Pancreatic-Stem-Cells-Top Journals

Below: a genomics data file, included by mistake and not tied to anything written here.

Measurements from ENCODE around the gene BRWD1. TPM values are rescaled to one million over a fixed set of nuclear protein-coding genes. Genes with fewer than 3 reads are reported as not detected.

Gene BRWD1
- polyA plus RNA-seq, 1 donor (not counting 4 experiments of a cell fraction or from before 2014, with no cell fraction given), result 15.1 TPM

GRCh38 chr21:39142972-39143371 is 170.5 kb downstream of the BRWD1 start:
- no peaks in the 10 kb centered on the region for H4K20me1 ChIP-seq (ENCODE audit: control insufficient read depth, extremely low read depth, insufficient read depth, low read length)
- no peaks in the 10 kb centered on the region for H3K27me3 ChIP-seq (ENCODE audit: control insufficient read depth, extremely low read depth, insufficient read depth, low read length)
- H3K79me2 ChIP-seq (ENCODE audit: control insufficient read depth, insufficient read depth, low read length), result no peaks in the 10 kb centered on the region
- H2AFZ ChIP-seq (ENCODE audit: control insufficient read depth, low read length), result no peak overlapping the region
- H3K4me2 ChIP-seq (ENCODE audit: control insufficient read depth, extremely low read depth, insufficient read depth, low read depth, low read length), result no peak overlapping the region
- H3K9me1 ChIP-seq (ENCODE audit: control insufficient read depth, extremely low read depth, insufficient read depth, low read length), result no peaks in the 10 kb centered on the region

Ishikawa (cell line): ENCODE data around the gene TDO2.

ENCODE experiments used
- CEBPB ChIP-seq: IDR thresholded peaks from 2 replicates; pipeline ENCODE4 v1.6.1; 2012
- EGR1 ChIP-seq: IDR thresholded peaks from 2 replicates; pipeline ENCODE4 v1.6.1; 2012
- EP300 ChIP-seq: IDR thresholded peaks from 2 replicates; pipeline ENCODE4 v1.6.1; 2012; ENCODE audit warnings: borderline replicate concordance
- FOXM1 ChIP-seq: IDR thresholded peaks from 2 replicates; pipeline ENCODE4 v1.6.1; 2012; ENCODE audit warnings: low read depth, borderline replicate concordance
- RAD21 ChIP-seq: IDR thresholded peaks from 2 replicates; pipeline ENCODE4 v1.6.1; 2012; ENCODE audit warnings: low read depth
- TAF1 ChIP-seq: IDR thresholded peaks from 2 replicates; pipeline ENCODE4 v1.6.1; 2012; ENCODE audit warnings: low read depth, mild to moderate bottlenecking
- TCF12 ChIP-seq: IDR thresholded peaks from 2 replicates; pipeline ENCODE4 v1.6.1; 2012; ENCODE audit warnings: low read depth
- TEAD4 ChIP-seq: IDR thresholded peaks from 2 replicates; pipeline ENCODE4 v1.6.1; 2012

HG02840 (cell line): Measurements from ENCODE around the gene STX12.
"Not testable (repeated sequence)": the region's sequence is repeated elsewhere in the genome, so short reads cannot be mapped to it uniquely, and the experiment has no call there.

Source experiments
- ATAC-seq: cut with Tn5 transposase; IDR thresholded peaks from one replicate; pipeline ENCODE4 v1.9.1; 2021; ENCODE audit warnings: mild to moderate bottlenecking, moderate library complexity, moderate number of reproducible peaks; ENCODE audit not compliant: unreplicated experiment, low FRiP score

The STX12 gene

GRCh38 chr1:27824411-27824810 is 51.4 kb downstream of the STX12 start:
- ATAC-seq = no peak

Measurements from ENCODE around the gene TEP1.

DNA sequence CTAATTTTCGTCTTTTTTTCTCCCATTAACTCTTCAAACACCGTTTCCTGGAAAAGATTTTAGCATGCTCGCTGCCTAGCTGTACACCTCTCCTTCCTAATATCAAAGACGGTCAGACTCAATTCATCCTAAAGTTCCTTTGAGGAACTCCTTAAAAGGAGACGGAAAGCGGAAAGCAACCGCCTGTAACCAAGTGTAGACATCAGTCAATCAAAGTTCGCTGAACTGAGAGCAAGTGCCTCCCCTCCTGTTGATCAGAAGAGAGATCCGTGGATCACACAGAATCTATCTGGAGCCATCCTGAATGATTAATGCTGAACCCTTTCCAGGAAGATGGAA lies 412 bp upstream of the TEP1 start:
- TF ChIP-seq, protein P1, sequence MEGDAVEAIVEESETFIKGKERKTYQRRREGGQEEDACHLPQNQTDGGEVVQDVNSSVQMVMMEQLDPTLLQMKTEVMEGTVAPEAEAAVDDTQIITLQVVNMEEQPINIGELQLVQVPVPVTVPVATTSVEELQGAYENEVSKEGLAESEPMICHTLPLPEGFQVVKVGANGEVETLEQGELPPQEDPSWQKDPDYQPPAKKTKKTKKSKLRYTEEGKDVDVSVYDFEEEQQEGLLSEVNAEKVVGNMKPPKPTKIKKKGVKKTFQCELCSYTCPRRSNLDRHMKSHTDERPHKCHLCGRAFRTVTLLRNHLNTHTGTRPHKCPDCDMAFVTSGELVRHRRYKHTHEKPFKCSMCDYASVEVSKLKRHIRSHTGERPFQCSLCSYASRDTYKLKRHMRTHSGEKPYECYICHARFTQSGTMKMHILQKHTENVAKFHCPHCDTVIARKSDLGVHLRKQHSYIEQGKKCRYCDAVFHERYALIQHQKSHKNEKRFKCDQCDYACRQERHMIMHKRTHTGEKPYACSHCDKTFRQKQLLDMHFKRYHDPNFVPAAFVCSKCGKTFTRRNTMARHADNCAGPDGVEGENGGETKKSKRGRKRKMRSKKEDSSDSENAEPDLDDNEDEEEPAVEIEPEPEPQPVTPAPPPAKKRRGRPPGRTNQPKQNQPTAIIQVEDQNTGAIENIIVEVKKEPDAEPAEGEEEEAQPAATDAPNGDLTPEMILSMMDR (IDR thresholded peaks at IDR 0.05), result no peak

Type I diabetes is caused by the autoimmune destruction of pancreatic β-cells, and has emerged as a case study for stem cell-based “regenerative medicine.” Its point is that the idea that the situation of β-cells within the pancreas is irrelevant to their ability to manage blood glucose through insulin release. Moved elsewhere, goodbye as they need access to the circulation, β-cells should function to take care of glucose homeostasis – a hypothesis amply supported by animal studies and now the idea for clinical islet transplantation in humans. Islet transplantation confronts formidable hurdles as a treatment for type I diabetes, like blocking autoimmunity and preserving graft function. When these difficulties are overcome, however, the approach will still be hampered by the scarcity of cadaver-derived islets. Three potential solutions are proposed: first, to reinforce replication of islet cells in vitro, “stretching” the limited supply; second, to isolate adult stem cells from the pancreas that can expand and produce new β-cells; third, to control embryonic stem (ES) cells in order that they adopt a β-cell identity. The first of those approaches, recently discussed elsewhere, is beyond the scope of this review, although we'll discuss the contribution of β-cell proliferation to islet regeneration following injury.    

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